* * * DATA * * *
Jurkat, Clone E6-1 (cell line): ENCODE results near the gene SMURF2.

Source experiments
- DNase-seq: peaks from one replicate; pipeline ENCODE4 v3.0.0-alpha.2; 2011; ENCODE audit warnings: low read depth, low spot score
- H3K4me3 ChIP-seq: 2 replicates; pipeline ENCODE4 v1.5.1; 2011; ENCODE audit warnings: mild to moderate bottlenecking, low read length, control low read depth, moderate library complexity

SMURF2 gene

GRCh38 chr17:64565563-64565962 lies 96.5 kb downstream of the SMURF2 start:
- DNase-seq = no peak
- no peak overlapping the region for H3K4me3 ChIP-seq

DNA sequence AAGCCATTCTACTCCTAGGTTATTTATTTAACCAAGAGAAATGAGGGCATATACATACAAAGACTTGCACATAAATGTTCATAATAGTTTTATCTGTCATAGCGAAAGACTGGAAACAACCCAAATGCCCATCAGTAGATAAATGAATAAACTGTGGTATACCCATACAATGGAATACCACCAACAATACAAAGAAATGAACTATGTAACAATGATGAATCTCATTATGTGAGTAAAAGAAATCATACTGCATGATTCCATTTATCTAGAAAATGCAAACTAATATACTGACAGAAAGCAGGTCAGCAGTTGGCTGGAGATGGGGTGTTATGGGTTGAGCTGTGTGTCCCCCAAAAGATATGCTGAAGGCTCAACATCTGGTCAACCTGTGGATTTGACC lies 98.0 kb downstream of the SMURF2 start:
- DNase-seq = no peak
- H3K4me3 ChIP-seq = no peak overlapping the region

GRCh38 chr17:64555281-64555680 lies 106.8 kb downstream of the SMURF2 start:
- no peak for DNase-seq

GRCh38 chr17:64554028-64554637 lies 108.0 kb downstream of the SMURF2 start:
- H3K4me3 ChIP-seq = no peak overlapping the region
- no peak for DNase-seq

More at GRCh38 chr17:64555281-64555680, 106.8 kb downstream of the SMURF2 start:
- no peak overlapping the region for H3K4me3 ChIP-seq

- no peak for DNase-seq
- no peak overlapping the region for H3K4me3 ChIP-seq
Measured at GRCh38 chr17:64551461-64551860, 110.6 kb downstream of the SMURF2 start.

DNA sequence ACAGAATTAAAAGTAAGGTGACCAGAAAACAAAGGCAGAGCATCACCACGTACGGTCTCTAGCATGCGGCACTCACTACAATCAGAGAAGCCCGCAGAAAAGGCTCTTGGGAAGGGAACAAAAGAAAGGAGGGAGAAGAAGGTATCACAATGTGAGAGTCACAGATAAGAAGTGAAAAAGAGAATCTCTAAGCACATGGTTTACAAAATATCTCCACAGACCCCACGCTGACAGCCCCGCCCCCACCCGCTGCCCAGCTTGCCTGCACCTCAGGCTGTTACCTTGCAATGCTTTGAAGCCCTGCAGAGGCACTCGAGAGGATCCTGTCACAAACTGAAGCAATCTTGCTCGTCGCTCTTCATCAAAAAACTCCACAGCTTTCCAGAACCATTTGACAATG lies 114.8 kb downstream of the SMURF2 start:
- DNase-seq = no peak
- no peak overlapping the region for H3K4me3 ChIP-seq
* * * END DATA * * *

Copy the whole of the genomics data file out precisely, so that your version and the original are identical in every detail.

Jurkat, Clone E6-1 (cell line): ENCODE results near the gene SMURF2.

Source experiments
- DNase-seq: peaks from one replicate; pipeline ENCODE4 v3.0.0-alpha.2; 2011; ENCODE audit warnings: low read depth, low spot score
- H3K4me3 ChIP-seq: 2 replicates; pipeline ENCODE4 v1.5.1; 2011; ENCODE audit warnings: mild to moderate bottlenecking, low read length, control low read depth, moderate library complexity

SMURF2 gene

GRCh38 chr17:64565563-64565962 lies 96.5 kb downstream of the SMURF2 start:
- DNase-seq = no peak
- no peak overlapping the region for H3K4me3 ChIP-seq

DNA sequence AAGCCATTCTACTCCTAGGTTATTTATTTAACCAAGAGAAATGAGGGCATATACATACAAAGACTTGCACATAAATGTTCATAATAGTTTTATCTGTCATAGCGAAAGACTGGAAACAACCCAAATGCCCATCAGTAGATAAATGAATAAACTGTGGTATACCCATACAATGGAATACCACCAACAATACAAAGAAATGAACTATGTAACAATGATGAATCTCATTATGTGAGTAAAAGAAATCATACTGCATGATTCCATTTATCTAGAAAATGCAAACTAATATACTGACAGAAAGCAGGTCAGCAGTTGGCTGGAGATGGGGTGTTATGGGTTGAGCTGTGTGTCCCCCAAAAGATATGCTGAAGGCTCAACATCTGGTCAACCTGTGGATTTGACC lies 98.0 kb downstream of the SMURF2 start:
- DNase-seq = no peak
- H3K4me3 ChIP-seq = no peak overlapping the region

GRCh38 chr17:64555281-64555680 lies 106.8 kb downstream of the SMURF2 start:
- no peak for DNase-seq

GRCh38 chr17:64554028-64554637 lies 108.0 kb downstream of the SMURF2 start:
- H3K4me3 ChIP-seq = no peak overlapping the region
- no peak for DNase-seq

More at GRCh38 chr17:64555281-64555680, 106.8 kb downstream of the SMURF2 start:
- no peak overlapping the region for H3K4me3 ChIP-seq

- no peak for DNase-seq
- no peak overlapping the region for H3K4me3 ChIP-seq
Measured at GRCh38 chr17:64551461-64551860, 110.6 kb downstream of the SMURF2 start.

DNA sequence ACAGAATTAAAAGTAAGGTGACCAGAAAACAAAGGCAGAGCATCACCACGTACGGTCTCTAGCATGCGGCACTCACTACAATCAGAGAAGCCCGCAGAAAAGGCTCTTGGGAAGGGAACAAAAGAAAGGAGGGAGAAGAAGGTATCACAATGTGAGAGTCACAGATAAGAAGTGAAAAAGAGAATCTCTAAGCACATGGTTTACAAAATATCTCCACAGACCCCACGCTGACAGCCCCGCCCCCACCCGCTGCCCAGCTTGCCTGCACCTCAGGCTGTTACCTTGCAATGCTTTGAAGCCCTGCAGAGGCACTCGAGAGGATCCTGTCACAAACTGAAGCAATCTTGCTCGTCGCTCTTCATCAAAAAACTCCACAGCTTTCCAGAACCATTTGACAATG lies 114.8 kb downstream of the SMURF2 start:
- DNase-seq = no peak
- no peak overlapping the region for H3K4me3 ChIP-seq